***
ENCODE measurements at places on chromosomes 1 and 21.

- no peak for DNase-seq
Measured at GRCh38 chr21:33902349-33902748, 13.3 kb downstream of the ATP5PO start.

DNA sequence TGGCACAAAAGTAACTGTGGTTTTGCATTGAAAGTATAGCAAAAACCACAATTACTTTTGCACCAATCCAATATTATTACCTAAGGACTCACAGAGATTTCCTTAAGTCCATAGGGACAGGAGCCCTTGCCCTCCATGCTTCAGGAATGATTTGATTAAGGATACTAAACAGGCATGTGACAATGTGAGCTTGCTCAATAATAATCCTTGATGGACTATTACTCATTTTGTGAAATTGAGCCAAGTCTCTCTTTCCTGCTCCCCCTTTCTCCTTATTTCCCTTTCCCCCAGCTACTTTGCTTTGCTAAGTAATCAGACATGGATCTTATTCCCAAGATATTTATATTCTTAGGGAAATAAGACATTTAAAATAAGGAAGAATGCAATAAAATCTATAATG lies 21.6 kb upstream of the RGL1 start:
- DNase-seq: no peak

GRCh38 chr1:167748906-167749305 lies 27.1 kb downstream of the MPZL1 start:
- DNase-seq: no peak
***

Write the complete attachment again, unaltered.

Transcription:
ENCODE measurements at places on chromosomes 1 and 21.

- no peak for DNase-seq
Measured at GRCh38 chr21:33902349-33902748, 13.3 kb downstream of the ATP5PO start.

DNA sequence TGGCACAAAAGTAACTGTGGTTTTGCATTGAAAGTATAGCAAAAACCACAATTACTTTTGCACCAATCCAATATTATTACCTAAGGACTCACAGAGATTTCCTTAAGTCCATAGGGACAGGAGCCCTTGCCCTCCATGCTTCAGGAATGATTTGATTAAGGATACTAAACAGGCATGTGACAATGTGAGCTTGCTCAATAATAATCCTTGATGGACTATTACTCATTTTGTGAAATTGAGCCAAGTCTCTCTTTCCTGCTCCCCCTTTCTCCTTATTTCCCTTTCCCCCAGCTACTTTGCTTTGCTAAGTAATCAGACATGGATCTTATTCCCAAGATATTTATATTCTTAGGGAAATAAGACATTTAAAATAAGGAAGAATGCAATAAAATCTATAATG lies 21.6 kb upstream of the RGL1 start:
- DNase-seq: no peak

GRCh38 chr1:167748906-167749305 lies 27.1 kb downstream of the MPZL1 start:
- DNase-seq: no peak